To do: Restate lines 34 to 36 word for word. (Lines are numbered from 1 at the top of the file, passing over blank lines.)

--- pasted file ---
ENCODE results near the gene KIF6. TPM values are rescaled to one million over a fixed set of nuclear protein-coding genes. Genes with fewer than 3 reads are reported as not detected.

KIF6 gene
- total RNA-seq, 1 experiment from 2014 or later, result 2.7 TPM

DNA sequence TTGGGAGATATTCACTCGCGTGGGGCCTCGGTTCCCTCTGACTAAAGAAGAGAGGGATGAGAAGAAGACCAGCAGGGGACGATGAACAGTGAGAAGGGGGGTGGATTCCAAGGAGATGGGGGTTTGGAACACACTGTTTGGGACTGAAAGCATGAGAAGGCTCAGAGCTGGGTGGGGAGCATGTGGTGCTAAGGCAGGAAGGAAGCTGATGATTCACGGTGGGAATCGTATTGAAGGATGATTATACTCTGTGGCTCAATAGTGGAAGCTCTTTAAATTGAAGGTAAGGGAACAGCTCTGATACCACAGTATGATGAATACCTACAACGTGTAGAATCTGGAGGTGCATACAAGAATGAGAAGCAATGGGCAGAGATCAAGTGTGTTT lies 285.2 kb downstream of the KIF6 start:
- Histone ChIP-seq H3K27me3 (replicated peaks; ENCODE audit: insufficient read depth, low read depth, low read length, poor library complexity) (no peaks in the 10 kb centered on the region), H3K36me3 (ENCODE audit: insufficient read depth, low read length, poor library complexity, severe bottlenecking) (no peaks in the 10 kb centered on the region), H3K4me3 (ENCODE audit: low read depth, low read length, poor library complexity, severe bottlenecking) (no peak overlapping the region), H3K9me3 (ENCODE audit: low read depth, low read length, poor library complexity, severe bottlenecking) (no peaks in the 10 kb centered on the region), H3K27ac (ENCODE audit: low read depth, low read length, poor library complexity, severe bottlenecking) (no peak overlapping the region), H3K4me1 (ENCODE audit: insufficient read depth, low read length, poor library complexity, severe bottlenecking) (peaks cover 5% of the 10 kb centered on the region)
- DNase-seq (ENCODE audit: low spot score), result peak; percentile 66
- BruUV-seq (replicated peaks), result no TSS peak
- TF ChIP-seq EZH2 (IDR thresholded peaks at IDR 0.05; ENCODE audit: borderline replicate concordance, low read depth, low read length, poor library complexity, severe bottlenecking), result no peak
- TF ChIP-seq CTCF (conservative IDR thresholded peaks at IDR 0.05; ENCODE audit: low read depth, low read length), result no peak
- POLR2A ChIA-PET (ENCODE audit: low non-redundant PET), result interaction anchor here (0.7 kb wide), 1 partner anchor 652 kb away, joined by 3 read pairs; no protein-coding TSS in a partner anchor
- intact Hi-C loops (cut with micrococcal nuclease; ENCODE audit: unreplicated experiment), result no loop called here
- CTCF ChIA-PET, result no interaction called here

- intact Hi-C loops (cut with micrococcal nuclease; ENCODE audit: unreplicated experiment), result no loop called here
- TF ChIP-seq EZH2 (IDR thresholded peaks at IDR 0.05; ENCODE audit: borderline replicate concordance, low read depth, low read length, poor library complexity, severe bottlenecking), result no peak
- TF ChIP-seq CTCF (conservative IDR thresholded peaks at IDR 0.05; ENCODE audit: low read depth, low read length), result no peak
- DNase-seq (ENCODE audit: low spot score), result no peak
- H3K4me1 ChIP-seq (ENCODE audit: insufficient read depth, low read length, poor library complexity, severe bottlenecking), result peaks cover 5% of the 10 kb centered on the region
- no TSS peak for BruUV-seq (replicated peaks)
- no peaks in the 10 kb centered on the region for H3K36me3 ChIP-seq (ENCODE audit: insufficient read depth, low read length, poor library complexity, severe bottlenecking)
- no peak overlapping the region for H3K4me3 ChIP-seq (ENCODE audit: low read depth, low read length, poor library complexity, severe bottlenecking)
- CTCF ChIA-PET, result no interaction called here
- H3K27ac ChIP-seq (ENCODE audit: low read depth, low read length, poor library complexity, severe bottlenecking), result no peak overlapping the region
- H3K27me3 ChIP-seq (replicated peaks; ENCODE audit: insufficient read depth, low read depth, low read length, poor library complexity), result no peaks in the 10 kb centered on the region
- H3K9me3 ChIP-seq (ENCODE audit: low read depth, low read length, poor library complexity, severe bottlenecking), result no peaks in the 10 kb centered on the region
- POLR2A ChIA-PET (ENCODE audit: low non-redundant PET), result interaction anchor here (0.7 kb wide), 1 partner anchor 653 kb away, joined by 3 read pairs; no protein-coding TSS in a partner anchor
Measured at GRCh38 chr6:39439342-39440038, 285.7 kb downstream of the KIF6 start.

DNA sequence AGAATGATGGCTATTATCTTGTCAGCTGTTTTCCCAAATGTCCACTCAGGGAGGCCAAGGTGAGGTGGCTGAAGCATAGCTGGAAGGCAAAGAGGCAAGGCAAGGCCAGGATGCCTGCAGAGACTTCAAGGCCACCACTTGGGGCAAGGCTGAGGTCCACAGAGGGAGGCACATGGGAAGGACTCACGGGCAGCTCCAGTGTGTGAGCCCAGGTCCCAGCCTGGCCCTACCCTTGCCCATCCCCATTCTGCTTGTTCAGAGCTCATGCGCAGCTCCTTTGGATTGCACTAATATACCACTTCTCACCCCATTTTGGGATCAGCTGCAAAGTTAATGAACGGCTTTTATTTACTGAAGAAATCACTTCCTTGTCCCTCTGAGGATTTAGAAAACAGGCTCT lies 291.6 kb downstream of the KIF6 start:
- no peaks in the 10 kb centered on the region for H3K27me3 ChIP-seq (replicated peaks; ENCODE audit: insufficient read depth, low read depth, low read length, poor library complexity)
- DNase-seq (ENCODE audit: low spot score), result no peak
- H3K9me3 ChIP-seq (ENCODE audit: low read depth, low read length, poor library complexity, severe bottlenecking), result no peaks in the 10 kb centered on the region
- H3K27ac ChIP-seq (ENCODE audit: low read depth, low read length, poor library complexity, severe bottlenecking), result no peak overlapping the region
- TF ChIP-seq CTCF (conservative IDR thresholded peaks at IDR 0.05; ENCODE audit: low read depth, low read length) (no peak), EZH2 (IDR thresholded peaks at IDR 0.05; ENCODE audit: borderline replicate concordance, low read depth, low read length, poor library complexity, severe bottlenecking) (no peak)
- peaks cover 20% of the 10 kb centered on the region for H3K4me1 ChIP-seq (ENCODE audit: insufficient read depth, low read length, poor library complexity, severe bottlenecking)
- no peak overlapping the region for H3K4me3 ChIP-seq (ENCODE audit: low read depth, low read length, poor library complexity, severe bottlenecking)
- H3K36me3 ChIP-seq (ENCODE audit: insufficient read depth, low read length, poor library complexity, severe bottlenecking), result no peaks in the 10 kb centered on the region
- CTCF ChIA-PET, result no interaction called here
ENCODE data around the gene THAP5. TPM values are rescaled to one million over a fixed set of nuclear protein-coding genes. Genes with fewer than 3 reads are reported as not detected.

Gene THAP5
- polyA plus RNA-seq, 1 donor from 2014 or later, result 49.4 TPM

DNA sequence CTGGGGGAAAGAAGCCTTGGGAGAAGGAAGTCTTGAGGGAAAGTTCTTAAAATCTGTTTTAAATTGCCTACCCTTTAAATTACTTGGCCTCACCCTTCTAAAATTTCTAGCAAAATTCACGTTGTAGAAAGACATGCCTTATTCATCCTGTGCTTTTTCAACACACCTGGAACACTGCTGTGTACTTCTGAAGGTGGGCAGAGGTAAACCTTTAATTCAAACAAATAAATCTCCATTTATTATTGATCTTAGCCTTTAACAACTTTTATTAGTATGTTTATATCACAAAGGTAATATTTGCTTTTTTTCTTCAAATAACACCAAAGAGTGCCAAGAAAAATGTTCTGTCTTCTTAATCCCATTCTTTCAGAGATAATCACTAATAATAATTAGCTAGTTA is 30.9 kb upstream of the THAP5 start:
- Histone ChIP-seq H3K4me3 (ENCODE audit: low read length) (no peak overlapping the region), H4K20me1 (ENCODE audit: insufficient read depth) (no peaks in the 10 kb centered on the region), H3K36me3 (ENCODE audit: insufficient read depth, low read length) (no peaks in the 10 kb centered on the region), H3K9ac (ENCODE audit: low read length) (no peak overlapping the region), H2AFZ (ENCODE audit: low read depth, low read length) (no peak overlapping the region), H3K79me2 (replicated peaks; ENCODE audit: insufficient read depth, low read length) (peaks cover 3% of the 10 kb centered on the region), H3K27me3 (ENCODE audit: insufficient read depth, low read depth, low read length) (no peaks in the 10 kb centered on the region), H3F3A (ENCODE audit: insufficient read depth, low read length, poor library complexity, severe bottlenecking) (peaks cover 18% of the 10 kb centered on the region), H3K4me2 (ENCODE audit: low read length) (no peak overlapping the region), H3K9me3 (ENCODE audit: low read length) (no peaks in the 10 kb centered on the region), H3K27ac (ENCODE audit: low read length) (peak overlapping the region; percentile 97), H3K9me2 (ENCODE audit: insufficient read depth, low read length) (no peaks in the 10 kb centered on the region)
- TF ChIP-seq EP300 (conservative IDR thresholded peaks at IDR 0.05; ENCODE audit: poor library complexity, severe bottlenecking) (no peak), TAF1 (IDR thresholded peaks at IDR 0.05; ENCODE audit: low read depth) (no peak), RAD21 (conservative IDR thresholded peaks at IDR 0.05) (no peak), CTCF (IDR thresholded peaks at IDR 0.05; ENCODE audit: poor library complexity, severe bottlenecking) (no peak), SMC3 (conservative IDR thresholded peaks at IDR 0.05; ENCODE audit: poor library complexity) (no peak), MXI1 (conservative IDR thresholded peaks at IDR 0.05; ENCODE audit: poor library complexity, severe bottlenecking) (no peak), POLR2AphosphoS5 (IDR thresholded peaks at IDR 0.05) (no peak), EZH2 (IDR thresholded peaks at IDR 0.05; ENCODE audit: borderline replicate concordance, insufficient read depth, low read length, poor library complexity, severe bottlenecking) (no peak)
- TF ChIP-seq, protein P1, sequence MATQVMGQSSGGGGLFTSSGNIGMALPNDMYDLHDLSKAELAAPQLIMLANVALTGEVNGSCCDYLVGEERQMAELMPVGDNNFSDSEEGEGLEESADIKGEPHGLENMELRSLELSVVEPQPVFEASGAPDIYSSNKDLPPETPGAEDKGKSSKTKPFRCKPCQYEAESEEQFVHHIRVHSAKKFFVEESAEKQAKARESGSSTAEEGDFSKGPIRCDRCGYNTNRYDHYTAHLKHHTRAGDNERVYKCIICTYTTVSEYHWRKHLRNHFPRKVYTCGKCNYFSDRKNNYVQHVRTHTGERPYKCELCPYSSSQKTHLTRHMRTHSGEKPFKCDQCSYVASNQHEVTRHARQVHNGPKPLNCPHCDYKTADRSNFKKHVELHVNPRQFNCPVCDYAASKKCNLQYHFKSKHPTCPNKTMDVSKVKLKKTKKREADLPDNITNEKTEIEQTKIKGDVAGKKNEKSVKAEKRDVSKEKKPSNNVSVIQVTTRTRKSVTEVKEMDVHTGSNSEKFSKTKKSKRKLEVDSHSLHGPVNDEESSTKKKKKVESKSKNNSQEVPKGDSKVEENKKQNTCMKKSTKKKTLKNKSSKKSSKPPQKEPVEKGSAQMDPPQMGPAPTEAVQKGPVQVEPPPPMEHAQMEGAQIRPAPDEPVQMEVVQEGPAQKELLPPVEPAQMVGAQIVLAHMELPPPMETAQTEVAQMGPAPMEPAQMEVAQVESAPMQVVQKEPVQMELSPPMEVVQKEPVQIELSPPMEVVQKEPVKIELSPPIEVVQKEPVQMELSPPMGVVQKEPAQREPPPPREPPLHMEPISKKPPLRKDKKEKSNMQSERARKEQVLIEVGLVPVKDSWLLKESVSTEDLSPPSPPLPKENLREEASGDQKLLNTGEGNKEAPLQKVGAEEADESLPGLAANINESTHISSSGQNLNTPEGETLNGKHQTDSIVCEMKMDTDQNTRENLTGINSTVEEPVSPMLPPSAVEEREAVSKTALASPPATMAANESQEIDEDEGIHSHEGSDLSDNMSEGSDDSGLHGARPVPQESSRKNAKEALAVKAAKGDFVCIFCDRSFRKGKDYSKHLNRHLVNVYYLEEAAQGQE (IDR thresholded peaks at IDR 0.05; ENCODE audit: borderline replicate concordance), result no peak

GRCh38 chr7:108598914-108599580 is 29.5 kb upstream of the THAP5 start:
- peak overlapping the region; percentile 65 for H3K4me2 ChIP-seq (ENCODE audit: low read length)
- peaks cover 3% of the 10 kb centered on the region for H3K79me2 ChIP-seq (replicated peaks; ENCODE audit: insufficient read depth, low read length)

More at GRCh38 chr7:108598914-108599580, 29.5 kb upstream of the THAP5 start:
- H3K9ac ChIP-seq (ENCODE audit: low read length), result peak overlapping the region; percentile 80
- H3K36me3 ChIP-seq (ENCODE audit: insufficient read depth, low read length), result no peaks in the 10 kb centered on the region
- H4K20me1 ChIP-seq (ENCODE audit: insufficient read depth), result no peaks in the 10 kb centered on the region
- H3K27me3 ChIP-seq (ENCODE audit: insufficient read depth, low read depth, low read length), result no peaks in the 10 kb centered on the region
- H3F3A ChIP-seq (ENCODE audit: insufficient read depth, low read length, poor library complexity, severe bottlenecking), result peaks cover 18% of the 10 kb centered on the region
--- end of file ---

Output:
- no peak overlapping the region for H3K4me3 ChIP-seq (ENCODE audit: low read depth, low read length, poor library complexity, severe bottlenecking)
- H3K36me3 ChIP-seq (ENCODE audit: insufficient read depth, low read length, poor library complexity, severe bottlenecking), result no peaks in the 10 kb centered on the region
- CTCF ChIA-PET, result no interaction called here